THE DOPE: The Golden Bears, having been the last representative of the Pacific Coast Conference in the Rose Bowl, would this year like to be the first representative of the Athletic Association of Western Universities. Coach Pete Elliott has a faster, beefier line than the one which brought the Bears the PCC championship last year. Transfer End Gael Barsotti, a 6-foot-4, 220-pounder, has moved into a starting berth and fits in nicely with the furious pace set by Captain Pete Domoto, the team's outstanding guard. The Bears, with 23 lettermen back, favor the split-T, but the logical contender for the quarterback spot. Larry Parque, is an uncertain performer. Wayne Crow, a halfback, may shift to quarterback, where his strong running compensates for his lack of experience. The running will be improved with side-stepping, spinning Halfback Grover Garvin, joined by Steve Bates and best fullback foursome in the country.

SCHEDULE (1958 Scores)
1958 Record: Won 7, lost 3, tied 0

SEPT. 19 Wash. St. at Spokane, N (34-14)
SEPT. 26 Iowa (no game)
OCT. 3 at Texas (no game)
OCT. 10 Notre Dame (no game)
OCT. 17 at UCLA (20-17)
OCT. 24 Oregon State (8-14)
OCT. 31 Southern California (14-12)
NOV. 7 Oregon at Portland (23-6)
NOV. 14 Washington (12-7)
NOV. 21 at Stanford (16-15)

Stockton, Calif.
Colors: Orange and black

THE DOPE: The Tigers have the potential for a high national rating if the limber legs of All-America Halfback Dick Bass hold up, but it must be remembered that Bass was considerably slowed by a leg injury in midseason last year. Unfortunately, other injuries could also hurt Coach Jack Myers' squad anywhere along the line, for reserve depth is not one of its major assets. The first unit has size, strength and speed. Tackle Bob Denton, a 6-foot-4 230-pounder who was out all last year with a leg injury, rejoins Guards Carl Kammerer, who made 21% of all the team's tackles last year, and Willie Hec or to form an awesome interior line. Add to this a back-field that has the speed of 9.7-second flanker man Ola Murchison, the elusiveness of Halfback Dick Bass, the brute power of Fullback Hank Wallace and the pinpoint passing of Quarterback Gary Hubb, and you have a team that could beat anyone on a given day.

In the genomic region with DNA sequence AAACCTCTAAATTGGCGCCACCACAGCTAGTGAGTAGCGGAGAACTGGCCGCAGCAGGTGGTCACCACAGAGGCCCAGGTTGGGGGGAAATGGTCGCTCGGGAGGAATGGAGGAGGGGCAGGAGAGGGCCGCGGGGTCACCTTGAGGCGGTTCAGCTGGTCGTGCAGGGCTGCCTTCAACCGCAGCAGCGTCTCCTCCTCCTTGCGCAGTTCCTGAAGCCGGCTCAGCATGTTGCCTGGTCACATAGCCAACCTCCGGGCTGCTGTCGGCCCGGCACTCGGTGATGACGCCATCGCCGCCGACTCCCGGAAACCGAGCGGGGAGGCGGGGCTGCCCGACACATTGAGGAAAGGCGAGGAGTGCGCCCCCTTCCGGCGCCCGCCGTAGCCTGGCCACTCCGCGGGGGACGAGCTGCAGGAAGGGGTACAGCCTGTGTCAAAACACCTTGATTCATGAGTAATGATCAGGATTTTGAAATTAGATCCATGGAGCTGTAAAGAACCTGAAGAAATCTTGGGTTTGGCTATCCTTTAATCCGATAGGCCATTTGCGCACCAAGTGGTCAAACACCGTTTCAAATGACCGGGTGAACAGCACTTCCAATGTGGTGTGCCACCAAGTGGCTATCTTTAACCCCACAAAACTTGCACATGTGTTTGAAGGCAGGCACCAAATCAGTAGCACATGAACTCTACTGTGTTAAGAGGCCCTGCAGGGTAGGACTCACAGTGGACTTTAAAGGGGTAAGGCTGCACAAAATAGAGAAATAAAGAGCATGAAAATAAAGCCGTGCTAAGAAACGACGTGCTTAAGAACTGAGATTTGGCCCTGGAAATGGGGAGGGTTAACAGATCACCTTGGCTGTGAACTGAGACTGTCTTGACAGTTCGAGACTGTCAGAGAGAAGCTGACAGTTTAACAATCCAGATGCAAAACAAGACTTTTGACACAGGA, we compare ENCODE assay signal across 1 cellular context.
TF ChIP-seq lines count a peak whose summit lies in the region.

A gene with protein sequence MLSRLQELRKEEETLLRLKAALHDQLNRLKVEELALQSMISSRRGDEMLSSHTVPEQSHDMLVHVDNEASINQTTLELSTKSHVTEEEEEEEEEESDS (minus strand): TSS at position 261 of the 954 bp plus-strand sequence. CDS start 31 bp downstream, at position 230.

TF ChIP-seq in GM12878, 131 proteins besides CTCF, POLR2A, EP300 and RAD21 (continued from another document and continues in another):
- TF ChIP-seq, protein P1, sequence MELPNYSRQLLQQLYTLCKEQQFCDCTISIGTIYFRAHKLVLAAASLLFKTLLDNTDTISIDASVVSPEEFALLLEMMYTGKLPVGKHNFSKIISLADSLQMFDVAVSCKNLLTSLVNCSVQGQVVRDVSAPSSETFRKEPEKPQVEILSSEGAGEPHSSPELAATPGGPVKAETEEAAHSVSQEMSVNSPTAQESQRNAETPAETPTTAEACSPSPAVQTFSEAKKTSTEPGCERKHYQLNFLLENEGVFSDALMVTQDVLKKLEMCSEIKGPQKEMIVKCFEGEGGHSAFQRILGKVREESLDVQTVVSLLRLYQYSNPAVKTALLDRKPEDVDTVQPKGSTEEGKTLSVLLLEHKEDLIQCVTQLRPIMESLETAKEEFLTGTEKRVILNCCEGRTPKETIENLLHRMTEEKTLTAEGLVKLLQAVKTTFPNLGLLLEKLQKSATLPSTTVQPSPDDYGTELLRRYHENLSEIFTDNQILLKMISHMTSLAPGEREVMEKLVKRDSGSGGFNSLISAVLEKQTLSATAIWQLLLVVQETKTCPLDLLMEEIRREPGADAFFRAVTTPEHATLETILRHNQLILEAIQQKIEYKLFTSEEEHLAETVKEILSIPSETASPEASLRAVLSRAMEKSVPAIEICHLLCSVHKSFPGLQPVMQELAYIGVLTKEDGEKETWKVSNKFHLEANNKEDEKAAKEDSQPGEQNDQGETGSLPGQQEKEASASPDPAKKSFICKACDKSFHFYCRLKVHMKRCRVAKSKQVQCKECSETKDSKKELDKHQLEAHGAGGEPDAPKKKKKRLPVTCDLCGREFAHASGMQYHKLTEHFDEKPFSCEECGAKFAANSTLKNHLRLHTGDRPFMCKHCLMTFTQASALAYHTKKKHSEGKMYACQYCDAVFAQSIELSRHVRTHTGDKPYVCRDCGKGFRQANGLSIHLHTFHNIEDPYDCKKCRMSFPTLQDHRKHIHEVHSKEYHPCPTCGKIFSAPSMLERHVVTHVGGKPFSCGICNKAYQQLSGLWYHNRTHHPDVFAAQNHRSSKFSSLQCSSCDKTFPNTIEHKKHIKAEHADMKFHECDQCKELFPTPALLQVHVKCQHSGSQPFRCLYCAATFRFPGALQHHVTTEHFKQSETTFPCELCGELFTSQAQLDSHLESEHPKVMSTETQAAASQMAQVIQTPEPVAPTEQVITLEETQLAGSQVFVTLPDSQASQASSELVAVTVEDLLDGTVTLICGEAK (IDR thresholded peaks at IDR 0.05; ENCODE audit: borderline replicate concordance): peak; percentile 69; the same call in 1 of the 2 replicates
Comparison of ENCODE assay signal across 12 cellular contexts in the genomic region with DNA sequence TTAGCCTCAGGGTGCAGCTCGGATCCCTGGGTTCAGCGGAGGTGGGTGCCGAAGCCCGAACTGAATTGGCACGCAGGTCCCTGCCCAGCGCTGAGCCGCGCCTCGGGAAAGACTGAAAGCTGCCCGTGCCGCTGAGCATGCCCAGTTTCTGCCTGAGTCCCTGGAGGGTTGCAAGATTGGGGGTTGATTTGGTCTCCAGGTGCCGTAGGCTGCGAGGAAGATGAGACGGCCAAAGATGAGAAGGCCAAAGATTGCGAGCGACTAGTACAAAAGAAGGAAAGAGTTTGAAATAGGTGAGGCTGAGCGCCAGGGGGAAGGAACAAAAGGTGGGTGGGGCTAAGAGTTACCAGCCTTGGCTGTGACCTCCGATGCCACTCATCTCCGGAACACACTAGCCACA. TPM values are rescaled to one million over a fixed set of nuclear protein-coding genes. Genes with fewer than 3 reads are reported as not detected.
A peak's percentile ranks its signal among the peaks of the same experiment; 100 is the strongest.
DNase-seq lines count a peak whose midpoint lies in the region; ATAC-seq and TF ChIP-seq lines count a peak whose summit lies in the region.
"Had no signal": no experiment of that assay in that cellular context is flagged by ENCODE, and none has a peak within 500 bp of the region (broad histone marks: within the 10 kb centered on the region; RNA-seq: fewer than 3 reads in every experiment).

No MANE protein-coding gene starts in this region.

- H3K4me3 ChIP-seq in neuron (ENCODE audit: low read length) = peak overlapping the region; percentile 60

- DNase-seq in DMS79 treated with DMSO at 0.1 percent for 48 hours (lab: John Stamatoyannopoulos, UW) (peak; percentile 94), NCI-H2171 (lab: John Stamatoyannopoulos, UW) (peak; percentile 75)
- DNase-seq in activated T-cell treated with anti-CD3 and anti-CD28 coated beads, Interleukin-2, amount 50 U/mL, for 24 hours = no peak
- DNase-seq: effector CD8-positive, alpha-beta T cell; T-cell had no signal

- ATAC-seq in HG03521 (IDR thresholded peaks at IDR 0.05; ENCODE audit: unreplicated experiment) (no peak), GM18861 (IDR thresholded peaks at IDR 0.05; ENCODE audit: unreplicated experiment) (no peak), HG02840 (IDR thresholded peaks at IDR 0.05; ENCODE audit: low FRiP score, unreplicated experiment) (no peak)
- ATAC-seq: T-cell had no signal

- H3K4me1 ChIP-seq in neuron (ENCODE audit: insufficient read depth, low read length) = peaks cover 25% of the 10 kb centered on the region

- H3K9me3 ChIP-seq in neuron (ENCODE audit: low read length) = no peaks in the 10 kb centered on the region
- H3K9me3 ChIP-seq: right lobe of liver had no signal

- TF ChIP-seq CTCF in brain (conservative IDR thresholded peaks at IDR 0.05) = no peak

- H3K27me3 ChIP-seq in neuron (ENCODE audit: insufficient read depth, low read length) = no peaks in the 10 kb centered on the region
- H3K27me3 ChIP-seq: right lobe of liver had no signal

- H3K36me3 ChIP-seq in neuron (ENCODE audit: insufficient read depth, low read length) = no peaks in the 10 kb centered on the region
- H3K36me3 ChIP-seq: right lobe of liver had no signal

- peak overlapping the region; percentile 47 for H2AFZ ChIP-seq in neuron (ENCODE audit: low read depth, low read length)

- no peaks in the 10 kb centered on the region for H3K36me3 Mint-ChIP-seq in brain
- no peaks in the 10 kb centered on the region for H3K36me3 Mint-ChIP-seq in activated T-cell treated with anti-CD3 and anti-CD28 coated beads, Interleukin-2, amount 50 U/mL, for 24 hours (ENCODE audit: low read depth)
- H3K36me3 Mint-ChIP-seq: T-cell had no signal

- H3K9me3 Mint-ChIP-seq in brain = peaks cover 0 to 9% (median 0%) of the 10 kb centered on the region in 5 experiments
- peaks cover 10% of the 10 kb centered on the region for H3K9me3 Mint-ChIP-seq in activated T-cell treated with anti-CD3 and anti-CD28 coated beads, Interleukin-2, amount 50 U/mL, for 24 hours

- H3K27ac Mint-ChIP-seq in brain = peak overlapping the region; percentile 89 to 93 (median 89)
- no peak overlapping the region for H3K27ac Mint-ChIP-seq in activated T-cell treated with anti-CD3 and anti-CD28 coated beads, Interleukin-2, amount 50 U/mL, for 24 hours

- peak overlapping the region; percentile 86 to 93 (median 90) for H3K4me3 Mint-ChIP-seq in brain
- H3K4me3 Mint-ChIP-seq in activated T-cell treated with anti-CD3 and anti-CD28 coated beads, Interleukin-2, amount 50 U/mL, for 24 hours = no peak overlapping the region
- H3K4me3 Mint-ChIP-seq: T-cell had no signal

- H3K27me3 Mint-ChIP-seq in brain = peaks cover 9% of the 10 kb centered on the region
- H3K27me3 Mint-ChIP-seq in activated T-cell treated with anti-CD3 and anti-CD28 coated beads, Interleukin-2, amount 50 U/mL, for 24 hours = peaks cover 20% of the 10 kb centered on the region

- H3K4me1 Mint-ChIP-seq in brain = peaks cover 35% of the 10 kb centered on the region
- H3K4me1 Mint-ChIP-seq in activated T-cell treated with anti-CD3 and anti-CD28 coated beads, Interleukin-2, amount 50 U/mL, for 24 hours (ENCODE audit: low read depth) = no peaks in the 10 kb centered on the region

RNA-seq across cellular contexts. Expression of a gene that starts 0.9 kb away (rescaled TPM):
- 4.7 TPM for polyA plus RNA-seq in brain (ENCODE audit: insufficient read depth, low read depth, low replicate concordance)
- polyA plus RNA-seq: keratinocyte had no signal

SCHEDULE (1958 Scores)
1958 Record: Won 6, lost 4, tied 0

SEPT. 19 Colorado State, N (no game)
OCT. 3 at Stanford (no game)
OCT. 10 Washington State, N (0-34,)
OCT. 17 Marquette, N (18-27)
OCT. 24 at Cincinnati (6-12)
OCT. 30 at Hawaii, N (no game)
NOV. 7 Fresno State, N (52-6)
NOV. 14 Idaho, N (no game)
NOV. 20 San Jose State, N (26-13)

Boulder, Colo.
Colors: Silver and gold